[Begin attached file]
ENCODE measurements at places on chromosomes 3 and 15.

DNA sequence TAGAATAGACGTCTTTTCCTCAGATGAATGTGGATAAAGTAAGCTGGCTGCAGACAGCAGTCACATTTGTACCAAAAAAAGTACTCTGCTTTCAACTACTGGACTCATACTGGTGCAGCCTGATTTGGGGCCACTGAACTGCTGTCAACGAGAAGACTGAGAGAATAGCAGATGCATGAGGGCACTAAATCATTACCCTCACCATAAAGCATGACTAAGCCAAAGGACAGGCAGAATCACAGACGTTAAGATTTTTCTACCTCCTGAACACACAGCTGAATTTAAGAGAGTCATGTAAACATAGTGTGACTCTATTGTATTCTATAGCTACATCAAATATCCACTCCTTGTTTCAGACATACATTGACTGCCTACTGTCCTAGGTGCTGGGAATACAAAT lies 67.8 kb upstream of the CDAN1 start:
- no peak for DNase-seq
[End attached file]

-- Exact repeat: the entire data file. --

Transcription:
ENCODE measurements at places on chromosomes 3 and 15.

DNA sequence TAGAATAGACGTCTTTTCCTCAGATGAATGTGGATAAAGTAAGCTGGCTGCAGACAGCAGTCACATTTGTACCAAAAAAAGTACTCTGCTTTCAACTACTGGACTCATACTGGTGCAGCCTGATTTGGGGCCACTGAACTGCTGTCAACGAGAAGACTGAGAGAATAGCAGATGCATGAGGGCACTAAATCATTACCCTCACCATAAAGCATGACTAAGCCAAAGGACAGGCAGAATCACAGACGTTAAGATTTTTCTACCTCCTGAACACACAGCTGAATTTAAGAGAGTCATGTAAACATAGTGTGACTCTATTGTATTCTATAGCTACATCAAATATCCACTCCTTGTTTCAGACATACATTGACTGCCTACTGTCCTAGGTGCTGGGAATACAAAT lies 67.8 kb upstream of the CDAN1 start:
- no peak for DNase-seq